The United States has no plans to release billions in Afghan assets, the Treasury Department said

WASHINGTON, September 3 (Reuters) – The Biden administration has no plans to release billions in Afghan gold, investment and foreign exchange reserves parked in the United States, as it froze after the Taliban seized power, despite pressure from humanitarian groups and others saying , that the costs may be the collapse of Afghanistan’s economy.

A large part of the Afghan Central Bank’s assets of $ 10 billion are parked abroad, where they are seen as a key instrument for the West to pressure the Taliban to respect women’s rights and the rule of law.

Any release of these assets could be months away, financial experts said.

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Officials from the US State Department, the US Treasury Department, the White House National Security Council and other agencies have been in regular discussions about Afghanistan’s finances since the Taliban took over in mid-August, ahead of what the UN and others see as a looming humanitarian crisis.

Any decision to release the funds is likely to involve top U.S. officials from several departments, but will ultimately be up to President Joe Biden, experts said.

Food and fuel prices are rising throughout Afghanistan, amid a shortage of cash triggered by a halt in foreign aid, a halt in dollar shipments and a drought. Read more

The U.S. Treasury Department said this week that it had issued a license authorizing the U.S. government and its partners to continue facilitating humanitarian aid in Afghanistan. It also gave Western Union (WU.N), the world’s largest money transfer company, and other financial institutions the green light to resume processing personal money transfers to Afghanistan from migrants abroad.

The Treasury Department will not ease sanctions against the Taliban or lift restrictions on their access to the global financial system, a spokesman for Reuters said.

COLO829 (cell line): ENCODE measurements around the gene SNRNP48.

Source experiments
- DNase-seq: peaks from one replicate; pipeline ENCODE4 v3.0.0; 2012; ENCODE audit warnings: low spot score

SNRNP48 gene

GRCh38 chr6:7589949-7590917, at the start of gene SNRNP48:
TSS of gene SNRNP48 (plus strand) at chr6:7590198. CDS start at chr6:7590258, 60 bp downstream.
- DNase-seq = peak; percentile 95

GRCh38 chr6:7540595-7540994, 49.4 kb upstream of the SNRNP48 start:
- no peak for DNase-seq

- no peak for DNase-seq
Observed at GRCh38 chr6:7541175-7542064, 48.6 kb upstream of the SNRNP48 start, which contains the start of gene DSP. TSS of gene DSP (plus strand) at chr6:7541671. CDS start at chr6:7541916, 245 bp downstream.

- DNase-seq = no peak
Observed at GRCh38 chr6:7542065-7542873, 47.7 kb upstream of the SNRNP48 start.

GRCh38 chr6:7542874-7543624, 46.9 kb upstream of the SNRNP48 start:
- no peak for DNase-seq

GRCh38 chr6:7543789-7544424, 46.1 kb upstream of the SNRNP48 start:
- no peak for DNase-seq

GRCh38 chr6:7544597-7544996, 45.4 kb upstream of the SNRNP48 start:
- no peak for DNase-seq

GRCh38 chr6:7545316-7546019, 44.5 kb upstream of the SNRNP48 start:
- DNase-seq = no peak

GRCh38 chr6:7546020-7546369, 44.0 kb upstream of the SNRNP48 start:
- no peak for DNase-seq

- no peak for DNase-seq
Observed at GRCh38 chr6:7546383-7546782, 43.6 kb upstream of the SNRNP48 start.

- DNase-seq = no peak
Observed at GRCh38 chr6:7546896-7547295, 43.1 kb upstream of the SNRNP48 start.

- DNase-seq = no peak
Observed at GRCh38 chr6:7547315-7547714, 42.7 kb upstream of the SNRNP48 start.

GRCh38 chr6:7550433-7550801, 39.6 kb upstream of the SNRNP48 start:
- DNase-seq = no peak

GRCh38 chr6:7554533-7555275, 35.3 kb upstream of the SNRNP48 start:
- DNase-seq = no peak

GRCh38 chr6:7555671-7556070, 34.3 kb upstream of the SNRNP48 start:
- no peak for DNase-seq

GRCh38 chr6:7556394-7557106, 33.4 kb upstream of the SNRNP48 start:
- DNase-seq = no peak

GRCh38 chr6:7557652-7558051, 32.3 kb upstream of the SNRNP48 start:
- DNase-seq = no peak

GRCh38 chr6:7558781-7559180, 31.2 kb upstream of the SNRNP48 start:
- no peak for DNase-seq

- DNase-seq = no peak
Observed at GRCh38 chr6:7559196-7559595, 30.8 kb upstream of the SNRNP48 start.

“The U.S. government has been in contact with humanitarian partners in Afghanistan, both in terms of security conditions on the ground and about their ability to continue their humanitarian work,” the spokesman said.

“As we maintain our commitment to the Afghan people, we have not reduced the sanctions pressure on Taliban leaders or the significant restrictions on their access to the international financial system.”

Shah Mehrabi, an economics professor in Maryland and a longtime member of the Afghan central bank’s board, a senior Russian official and humanitarian groups are among those calling on the US Treasury Department to also release Afghan assets and say life is at stake.

“The seriousness of the situation is so enormous. Every day that passes will result in more suffering and more emigration of people,” Mehrabi said.

The International Monetary Fund has also blocked the Taliban from accessing about $ 440 million in new emergency reserves, or special drawing rights, issued by the global lender last month.

The Bank for International Settlements, which experts say also holds about $ 700 million of Afghanistan’s reserves, declined to comment, saying it was its policy not to “recognize or discuss banking relations.”

Adnan Mazarei, former deputy director of the IMF and now a fellow at the Peterson Institute for International Economics, said the IMF could not act until its board voted once Afghanistan had an internationally recognized government.

He said central banks typically do not touch their SDR reserves except as a last resort. Even Iran, which is struggling under intense international sanctions, has not used its IMF emergency reserves, he said.

Brian O’Toole, a former Treasury official who is now attached to the Atlantic Council, said a release of Afghan assets would not solve Afghanistan’s significant problems.

“Just releasing these funds is not stabilizing the Afghan economy or doing anything like that. What it is doing is giving the Taliban access” to billions of dollars, “he said. “I do not think there will be much appetite in the United States to do so, and neither should there.”

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Reporting by Andrea Shalal and Daphne Psaledakis; further reporting by David Lawder; Edited by Heather Timmons and Grant McCool

Our standards: Thomson Reuters Trust Principles.

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